For a couple years I lived in Buffalo and fully experienced what the locals referred to as ‘Buffalo style’. And believe you me, there is truly a Buffalo style to hardcore, and it survives on this split. Old Ghosts are totally a Buffalo band. Longest War have a few guys from Buffalo in the band, but also a Canadian and a Rochester fella, but it all averages out to Western New York in the long run. Either way, both bands present a very meaty and crunchy taco, not unlike a good midnight meal from Mighty Taco (also Buffalo related). While many bands currently aim for how many beatdowns they can cram into something resembling a ‘song’ both of these bands understand the importance of a good fast part, meaningful lyrics, before knocking you down with a heavy riff. I think Old Ghosts overall have the better tracks on this split, but I dig both. If you like Despair, Buried Alive, Fadeaway, or Union you will probably enjoy this… and also because members of these bands played in like half the listed groups. (State Of Mind)
Allow me to reattach my head to my neck before going forth with this review. It fell off while banging head to this awesome West Virginia band’s new record. I can pretty much guarantee KARP never played their neck of the woods, so Rhin had to form to ensure something similar represented their hometown. I have never heard of them until this was sent my way, and good thing it was, or else I’d feel stupid for passing it up. They certainly wear their influences in an obvious way, but respectfully. After all, midway through is the longest track on the LP, “Snivlem”, which, spelled backwards gives an indication what sort of noise they’re going for. They continue with “Clay”, another long track that introduces a bit of epic melody before going back to full-on manic shredding with “Basement”. “Bad Timing” closes out the record with a relatively different feel than the rest of the album, as it aims for a more catchy and melodic opening and a sort-of Torche-like spacey/heavy/arena rock-ish ending. Overall, this is a pretty great record that caught me off guard. (Grimoire Records)
TOMBS, “All Empires Fall” EP
Tombs is a band that I respect more out of the time, effort, and work that they have put forth for many years at this point, rather than the music they make. I’m just not really a fan of black metal and this EP definitely shows them very clearly working that angle of their sometimes difficult-to-pin down sound. If it distinguishes them from hordes of other corpsepainted snowy forest/smelly basement dwellers (aside from the fact Tombs don’t use corpsepaint) I’ll give Tombs credit for adding some ethereal keyboard textures and occasional post-punk Killing joke style sounds to the songs on this EP. Their songs on here, overall, also feel a little more simplistic in terms of arrangement. Again, it’s not anything that really moves me because I don’t really feel this style of music, but Tombs know how to constantly refine and alter their sound to what they’re into at the time without losing sight of who they are. (Relapse)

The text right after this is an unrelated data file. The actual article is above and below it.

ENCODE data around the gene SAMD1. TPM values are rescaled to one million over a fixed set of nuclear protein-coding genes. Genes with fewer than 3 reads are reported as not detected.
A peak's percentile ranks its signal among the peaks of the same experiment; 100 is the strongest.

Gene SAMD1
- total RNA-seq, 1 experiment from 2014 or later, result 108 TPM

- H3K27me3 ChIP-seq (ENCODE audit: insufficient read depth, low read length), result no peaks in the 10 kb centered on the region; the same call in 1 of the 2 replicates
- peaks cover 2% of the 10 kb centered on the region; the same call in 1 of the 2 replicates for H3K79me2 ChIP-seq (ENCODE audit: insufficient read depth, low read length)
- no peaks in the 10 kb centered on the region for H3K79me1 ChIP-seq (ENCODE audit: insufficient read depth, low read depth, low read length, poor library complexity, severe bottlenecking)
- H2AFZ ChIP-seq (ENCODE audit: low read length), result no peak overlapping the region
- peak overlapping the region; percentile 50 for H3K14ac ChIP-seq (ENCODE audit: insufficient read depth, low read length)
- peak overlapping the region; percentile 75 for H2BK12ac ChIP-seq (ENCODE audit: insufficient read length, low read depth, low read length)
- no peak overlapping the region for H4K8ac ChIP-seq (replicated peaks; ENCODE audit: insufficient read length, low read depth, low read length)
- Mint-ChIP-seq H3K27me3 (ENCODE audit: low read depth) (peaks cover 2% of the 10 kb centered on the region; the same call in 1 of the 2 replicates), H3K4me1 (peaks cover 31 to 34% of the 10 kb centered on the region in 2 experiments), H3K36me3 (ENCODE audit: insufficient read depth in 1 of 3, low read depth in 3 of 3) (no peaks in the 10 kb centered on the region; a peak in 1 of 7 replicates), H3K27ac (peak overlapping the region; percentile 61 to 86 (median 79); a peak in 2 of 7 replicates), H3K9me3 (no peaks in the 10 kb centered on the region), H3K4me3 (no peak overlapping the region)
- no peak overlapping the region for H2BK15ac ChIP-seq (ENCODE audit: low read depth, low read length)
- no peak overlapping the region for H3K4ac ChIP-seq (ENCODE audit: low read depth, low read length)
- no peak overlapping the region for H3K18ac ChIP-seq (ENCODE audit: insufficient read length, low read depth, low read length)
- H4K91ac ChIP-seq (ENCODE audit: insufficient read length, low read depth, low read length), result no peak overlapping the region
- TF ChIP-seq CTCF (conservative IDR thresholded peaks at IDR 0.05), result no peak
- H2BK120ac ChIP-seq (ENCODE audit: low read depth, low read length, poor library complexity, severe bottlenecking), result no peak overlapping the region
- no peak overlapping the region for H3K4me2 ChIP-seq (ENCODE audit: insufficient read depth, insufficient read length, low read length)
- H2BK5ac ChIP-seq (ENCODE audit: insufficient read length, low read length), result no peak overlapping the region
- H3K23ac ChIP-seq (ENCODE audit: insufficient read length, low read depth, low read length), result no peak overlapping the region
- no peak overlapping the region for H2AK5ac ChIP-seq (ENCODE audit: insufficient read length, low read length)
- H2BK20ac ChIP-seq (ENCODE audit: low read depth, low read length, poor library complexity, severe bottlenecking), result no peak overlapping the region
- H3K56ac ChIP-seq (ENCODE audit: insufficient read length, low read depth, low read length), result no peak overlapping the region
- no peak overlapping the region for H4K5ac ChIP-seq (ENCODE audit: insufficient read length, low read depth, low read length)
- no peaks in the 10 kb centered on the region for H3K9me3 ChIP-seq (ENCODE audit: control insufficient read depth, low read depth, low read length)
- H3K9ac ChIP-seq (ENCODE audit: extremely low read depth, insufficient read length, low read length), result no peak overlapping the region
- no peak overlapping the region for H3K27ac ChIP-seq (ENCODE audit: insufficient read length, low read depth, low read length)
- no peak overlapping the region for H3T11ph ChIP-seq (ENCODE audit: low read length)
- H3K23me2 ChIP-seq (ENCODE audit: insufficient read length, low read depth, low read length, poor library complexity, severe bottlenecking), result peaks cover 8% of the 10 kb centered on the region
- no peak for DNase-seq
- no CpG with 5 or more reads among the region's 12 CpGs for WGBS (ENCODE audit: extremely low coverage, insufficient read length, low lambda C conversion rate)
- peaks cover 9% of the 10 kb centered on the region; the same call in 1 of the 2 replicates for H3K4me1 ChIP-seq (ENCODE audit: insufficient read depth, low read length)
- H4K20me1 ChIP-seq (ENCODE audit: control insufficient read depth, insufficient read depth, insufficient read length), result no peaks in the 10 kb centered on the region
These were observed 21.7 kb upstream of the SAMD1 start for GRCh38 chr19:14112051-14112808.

KELETON DMD, “Body Double”
In the late 90’s I was really into just about anything that the Makoto Records label released, which was primarily Michigan-based bands that were all pretty different, but somehow all fit together nicely. I appreciated their varied approach to punk, as well as the (almost) yearly Michigan Fest they helped curate. And then they just totally disappeared. One such band that stood out for me on their label, remained fairly mysterious, and definitely did not get their just due (or release nearly enough material for me to be satisfied with) was the Kalamazoo-based Keleton DMD. They had an insanely awesome sound, pairing the tones of Shellac with the energy and heft of early Hammerhead, and an unbelievably talented drummer who threw in so many curveballs and hidden tricks that the whole thing ended up being a very unique beast indeed. They released (as far as I know) a 7”, a couple comp appearances, this lone full length, and an EP afterwards before splitting up. The lyrics are mostly non-sensical tales of weirdoes, crime, and hustles gone bad… but who knows, they could have been about anything really. I mean, how hard could Kalamazoo get? Things on this LP open up with the tricky drum chops of “Black and Single” before a blast of jangly guitar and rubbery bass intermittently spazzs out within the beat. It breaks off into a primary part of the song, which may be the most rhythmically complex track on the record. The rest follows a slightly more accessible feel until the very straight-forward, jackhammering “Over a Hustle” appears later on. It’s probably my favorite song of theirs and represents the band very well insofar as what it is they do. This is a pretty hard album to track down, and was only pressed on CD I believe. But I highly suggest giving it a shot as it has stuck with me for the last 17 years or so. (Makoto) CHECK IT HERE.